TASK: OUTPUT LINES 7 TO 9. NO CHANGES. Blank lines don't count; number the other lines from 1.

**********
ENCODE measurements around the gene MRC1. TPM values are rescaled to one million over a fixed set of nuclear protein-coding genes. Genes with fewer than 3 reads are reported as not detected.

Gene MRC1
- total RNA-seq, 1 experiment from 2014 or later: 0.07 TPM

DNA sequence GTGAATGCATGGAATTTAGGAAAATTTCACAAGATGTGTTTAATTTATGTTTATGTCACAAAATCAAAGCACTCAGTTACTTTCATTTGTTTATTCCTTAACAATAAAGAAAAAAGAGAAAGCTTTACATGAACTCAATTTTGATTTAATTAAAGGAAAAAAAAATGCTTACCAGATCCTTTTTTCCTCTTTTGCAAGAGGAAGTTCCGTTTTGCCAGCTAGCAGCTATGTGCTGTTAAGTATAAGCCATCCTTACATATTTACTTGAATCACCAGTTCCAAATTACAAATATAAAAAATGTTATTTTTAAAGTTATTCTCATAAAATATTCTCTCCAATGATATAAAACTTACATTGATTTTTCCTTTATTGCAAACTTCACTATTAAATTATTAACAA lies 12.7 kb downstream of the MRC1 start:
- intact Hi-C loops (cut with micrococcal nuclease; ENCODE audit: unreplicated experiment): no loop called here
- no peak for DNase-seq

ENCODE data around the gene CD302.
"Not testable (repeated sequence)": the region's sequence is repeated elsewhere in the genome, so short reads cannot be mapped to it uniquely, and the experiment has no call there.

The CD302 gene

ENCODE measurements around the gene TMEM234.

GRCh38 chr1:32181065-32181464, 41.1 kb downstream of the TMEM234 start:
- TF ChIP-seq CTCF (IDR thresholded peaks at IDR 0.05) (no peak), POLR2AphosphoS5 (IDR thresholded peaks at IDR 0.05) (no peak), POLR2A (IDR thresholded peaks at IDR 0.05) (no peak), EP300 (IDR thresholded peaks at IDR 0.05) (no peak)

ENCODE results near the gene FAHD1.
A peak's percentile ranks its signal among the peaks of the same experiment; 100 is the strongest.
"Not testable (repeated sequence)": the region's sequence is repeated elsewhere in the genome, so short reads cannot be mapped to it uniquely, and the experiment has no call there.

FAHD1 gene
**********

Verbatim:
ENCODE data around the gene CD302.
"Not testable (repeated sequence)": the region's sequence is repeated elsewhere in the genome, so short reads cannot be mapped to it uniquely, and the experiment has no call there.

The CD302 gene